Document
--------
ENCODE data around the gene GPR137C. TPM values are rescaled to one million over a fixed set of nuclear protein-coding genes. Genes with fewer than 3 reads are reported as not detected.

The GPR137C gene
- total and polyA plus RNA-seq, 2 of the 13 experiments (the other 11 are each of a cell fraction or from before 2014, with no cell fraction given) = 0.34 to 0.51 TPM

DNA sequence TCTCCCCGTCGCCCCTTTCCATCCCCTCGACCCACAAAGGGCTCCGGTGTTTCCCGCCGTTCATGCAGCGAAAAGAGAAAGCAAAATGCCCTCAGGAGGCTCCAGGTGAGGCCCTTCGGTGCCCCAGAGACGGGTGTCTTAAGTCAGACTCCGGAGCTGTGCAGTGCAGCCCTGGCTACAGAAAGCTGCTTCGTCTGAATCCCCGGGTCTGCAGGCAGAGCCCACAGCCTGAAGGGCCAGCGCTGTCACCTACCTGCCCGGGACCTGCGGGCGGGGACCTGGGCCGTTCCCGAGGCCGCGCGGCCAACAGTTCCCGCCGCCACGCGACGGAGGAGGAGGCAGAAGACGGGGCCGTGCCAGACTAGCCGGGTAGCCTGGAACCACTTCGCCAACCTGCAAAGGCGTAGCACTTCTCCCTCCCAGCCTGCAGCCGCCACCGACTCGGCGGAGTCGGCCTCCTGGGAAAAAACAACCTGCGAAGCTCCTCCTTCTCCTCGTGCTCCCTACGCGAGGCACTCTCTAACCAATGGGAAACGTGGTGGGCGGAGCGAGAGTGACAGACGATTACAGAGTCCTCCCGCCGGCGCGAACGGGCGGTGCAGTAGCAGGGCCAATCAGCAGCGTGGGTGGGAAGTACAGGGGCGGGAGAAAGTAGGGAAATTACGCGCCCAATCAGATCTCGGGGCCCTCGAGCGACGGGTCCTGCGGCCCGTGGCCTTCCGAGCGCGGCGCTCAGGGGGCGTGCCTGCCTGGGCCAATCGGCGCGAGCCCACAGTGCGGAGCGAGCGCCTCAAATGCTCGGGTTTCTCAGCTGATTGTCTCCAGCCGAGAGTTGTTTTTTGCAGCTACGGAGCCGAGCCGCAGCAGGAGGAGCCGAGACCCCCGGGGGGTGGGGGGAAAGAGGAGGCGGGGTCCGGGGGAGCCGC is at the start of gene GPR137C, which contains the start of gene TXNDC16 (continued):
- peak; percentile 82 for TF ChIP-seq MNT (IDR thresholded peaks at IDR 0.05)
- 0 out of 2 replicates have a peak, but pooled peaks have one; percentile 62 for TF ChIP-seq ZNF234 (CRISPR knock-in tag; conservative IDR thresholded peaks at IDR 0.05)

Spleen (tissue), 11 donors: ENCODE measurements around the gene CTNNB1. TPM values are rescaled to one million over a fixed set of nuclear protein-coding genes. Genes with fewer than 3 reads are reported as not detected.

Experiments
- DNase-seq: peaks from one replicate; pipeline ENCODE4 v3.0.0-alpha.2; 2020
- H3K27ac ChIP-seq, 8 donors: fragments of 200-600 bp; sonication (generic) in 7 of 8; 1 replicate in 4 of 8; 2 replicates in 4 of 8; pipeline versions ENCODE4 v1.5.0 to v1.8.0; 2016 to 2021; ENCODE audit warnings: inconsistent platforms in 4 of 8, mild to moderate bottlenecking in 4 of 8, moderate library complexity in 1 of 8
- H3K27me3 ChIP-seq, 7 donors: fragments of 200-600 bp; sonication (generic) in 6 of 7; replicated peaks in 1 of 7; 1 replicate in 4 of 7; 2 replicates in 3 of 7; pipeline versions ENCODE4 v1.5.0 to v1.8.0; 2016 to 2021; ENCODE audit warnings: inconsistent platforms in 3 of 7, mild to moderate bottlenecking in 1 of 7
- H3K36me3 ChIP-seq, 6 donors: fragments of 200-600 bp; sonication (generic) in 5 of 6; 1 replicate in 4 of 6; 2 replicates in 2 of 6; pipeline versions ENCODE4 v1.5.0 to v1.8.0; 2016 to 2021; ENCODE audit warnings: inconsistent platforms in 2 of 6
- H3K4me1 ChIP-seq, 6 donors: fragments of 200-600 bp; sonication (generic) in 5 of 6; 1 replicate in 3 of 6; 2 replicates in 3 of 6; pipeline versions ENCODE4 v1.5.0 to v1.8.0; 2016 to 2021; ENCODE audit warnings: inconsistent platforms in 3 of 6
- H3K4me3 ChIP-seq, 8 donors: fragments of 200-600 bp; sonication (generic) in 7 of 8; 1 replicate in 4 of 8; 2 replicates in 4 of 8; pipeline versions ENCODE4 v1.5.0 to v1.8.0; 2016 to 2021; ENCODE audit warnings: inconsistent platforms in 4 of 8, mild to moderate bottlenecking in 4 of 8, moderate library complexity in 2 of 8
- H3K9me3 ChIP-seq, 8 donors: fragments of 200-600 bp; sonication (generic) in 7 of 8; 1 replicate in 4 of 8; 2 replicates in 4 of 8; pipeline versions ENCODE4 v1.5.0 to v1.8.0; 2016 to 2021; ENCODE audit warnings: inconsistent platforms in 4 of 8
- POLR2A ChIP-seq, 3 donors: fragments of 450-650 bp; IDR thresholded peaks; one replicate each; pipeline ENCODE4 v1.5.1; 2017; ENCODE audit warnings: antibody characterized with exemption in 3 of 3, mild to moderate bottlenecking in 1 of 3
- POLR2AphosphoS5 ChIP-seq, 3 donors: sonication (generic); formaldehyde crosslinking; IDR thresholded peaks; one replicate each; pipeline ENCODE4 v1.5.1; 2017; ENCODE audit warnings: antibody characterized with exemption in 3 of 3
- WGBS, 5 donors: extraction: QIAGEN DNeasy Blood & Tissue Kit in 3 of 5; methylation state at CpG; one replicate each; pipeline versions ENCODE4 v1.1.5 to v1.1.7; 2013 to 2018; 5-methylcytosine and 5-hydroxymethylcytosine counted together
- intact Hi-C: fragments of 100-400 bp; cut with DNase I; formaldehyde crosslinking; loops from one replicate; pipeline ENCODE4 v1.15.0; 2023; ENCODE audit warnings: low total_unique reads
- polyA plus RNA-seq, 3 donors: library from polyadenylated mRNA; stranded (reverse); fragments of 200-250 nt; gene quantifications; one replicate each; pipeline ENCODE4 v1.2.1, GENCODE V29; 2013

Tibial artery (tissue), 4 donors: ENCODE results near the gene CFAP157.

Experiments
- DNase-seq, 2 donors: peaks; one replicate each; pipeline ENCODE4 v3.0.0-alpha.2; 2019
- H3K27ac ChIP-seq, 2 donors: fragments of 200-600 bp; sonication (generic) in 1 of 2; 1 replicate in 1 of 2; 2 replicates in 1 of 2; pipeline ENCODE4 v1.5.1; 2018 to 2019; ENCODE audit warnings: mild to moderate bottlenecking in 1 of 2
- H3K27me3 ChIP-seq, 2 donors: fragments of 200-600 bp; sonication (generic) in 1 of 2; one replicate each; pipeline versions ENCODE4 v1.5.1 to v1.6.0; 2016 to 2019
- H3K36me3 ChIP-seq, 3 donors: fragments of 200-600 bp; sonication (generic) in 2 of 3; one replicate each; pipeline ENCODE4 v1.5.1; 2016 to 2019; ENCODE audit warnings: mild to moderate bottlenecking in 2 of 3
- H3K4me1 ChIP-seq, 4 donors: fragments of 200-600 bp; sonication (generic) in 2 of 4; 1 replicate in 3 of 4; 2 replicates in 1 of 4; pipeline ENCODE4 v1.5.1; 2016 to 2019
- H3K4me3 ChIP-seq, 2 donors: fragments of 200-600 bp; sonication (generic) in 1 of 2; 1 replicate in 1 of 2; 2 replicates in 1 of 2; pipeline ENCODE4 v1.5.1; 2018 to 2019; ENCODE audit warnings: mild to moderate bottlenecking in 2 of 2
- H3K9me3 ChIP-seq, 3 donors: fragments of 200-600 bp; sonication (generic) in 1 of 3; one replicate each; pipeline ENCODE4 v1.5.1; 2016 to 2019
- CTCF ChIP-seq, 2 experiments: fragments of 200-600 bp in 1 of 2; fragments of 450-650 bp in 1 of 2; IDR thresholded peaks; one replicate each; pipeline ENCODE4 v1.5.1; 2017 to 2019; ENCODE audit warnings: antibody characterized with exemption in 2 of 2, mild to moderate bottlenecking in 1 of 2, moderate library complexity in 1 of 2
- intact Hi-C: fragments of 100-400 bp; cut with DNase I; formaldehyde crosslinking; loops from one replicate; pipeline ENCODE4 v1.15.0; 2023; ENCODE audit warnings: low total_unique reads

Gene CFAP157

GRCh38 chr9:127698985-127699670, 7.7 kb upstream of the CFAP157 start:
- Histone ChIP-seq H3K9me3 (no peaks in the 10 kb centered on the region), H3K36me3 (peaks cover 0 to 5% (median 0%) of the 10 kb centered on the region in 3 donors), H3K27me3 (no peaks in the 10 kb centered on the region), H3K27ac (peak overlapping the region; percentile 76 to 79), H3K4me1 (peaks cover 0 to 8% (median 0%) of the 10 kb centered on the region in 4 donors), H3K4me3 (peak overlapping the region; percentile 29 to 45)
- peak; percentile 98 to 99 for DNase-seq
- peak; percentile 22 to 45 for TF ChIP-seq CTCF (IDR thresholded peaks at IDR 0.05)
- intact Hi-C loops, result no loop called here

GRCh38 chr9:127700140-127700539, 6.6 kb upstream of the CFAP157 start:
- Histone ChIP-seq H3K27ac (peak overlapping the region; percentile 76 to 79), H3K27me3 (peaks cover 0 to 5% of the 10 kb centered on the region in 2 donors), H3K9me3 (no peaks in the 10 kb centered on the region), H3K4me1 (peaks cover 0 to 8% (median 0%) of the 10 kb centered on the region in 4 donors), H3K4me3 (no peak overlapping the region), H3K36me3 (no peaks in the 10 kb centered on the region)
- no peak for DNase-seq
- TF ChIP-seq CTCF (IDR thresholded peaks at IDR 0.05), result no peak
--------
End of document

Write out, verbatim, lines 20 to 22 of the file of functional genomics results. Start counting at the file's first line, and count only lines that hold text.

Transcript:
- polyA plus RNA-seq, 3 donors: library from polyadenylated mRNA; stranded (reverse); fragments of 200-250 nt; gene quantifications; one replicate each; pipeline ENCODE4 v1.2.1, GENCODE V29; 2013

Tibial artery (tissue), 4 donors: ENCODE results near the gene CFAP157.

Experiments